Running numbers - RF
Page last updated 30 January 2016
As noted on the previous page, it was
usual practice in the Central Area for the running number sequence
for each route to start at 1, even though this resulted in several
buses from each garage carrying each number. This applied to
all RF routes up to the early 1970s, with the exceptions noted
Although some double-deck routes operated by different garages
used different number sequences at different garages, this does not
seem to have applied to RF routes. The 210 (on Sundays, when it was shared between
Muswell Hill (MH), Leyton (T) and Tottenham (AR)), ran MH1-8, T1-7
and AR1-9 (sceptics may wish to peruse an extract from the
1967 Time Schedule, here); the
236 was similar. And there is the
case of the 213, as shown in the
photographs on the previous page.
Barking was a relative late-comer to single-deck operation, on
commencement of the 291 in 1965.
Initially it used running numbers 301 upwards, later changed to 171
The position at Kingston is somewhat unclear. Firstly, at
various times before and during RF operation, the 215, 218 and
219 were jointly compiled, either on
Sundays or all week, as well as the 215 and 215A being joint (Mon-Sat) throughout
the operation of the latter. There was also a degree of
cross-linking. As with the 213, the running numbers used on
the jointly compiled 218/219 exceeded the PVR for the routes, which
may be a legacy from joint 215 compilation. Before the
RF era, when Kingston ran new route 264
in 1950-51 and the route was jointly compiled with the 218 on
Mon-Fri, workings included K34 and K67 although the PVR was
6. It is not known what running numbers were used when
Kingston regained part of the route in 1962-63. Without the
time and duty schedules for the various years, it may not be
possible to establish exactly how the workings were arranged.
Loughton used numbers from 1 upwards, but changed at some
time after the introduction of RFs in 1953 and before 1958, when
the sequence used by the 254 changed to
(about) L85 upwards. The 20B series included L26.
North Street (NS)
North Street followed the practice at Hornchurch (RD), from
where the 250 was transferred when it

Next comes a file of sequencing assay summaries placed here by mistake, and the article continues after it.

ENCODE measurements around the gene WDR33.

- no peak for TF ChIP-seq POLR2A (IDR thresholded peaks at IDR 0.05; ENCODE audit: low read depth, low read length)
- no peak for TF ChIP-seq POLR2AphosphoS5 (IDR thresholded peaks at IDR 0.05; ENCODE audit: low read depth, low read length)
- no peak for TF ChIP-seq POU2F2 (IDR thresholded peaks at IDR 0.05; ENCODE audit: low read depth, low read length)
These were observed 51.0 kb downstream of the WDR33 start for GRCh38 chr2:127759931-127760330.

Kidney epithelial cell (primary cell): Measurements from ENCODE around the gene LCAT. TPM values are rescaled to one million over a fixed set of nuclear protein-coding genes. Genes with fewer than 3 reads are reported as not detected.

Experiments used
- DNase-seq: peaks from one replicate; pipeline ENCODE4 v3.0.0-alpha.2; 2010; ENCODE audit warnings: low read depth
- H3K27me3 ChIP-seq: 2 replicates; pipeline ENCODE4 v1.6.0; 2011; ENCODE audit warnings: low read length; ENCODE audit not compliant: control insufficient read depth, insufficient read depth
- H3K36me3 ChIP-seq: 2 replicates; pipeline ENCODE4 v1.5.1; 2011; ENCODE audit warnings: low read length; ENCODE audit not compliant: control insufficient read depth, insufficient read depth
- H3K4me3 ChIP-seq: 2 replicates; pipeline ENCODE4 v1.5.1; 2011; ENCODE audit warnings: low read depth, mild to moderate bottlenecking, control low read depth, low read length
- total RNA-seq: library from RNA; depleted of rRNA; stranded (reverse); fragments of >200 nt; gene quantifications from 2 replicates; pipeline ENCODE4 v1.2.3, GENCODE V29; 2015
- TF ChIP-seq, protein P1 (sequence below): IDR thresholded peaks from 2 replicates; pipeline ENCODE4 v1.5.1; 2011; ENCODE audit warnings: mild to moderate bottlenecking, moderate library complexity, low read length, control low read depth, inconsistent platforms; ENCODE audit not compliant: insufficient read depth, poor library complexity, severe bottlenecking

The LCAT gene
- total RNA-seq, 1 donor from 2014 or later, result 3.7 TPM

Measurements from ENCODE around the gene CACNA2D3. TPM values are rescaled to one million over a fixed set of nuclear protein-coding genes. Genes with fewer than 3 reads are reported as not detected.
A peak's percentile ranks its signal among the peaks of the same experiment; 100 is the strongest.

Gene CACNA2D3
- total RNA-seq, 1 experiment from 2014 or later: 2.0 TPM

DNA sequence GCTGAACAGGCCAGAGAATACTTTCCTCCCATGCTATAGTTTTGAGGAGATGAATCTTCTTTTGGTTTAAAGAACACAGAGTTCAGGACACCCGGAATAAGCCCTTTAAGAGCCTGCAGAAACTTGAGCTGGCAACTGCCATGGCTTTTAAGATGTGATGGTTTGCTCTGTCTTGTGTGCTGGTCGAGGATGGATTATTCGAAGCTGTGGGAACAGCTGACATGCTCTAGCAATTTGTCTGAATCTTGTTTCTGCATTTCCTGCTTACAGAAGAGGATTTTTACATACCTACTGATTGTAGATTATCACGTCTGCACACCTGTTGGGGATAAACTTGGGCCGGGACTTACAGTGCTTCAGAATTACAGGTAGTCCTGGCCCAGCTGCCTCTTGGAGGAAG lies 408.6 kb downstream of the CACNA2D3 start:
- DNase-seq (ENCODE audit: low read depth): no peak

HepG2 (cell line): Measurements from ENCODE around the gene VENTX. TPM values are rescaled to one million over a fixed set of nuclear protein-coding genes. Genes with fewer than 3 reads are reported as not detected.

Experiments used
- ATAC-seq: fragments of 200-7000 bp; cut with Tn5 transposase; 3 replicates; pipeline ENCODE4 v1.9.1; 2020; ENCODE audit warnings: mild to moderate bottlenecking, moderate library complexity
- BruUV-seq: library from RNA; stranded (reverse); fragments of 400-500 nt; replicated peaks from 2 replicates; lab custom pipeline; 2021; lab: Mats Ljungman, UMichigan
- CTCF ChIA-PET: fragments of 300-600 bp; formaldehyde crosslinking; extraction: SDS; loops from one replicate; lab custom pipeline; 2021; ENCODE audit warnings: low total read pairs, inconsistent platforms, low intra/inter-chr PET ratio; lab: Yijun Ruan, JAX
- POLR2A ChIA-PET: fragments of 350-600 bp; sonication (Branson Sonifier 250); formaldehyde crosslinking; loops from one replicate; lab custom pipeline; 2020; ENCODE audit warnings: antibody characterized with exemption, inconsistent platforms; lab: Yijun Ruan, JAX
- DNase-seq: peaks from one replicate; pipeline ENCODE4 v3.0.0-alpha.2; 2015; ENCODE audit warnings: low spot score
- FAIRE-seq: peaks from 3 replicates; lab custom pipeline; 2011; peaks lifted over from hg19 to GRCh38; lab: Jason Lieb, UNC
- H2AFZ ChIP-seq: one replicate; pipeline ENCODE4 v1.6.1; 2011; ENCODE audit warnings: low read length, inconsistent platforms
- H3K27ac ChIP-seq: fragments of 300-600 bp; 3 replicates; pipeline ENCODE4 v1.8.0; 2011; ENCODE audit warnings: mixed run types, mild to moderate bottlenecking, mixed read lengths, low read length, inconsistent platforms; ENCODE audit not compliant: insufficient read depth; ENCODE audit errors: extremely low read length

opened in 1953, in using a sequence from 50 upwards. RD had,
like U and BK, always used a single sequence.
Southall (HW) (renamed from Hanwell in 1950)
Southall used numbers from 1 upwards until commencement of the
summer schedules of 1956 (before the introduction of RFs), when the
211 used 165 upwards.
Uxbridge converted from the old system at some time after
1955. During the crew operated phase of RF
operation, in the late 50s and early 60s, the running number
224B as a separate sequence (1959-61) not known
for 222 (224C replaced 222)
However, cross-linking over the
years between various of the Uxbridge single-deck routes (see for
example the allocations for the 224B) meant that these numbers could
also appear on buses working other routes. On the
re-introduction of RF operation in 1971, new sequences were in use
UX58-61 (possibly cross-linked workings?), UX71
Changes in the 1970s
The general change in the early 1970s to a single sequence of
running numbers for each garage naturally affected RF workings;
except at Kingston (where the 218/219 kept the first series),
running numbers took higher ranges. Those we have identified
either from photographs or from time schedules are as
follows; with the exception of MH27 in 1971, the
remainder (where dated) are from 1975 onwards:
The information throughout this section is woefully incomplete -
further detail welcome!
Usually, each route at a
garage had a running number sequence starting at 1.
In this pair of pictures, a
215 and a 216
are running K3.
(Above) On the 215, RF332 is
followed by 1424 on the 602, RF436 on the 216 and
a roofbox RT on the
131. It is early 1961 in Kingston.
Photo © D Battams
(Below) Seven years later,
RF442 sets off back to Kingston from Staines.
Photo © Alan Cross,
Peter Gomm collection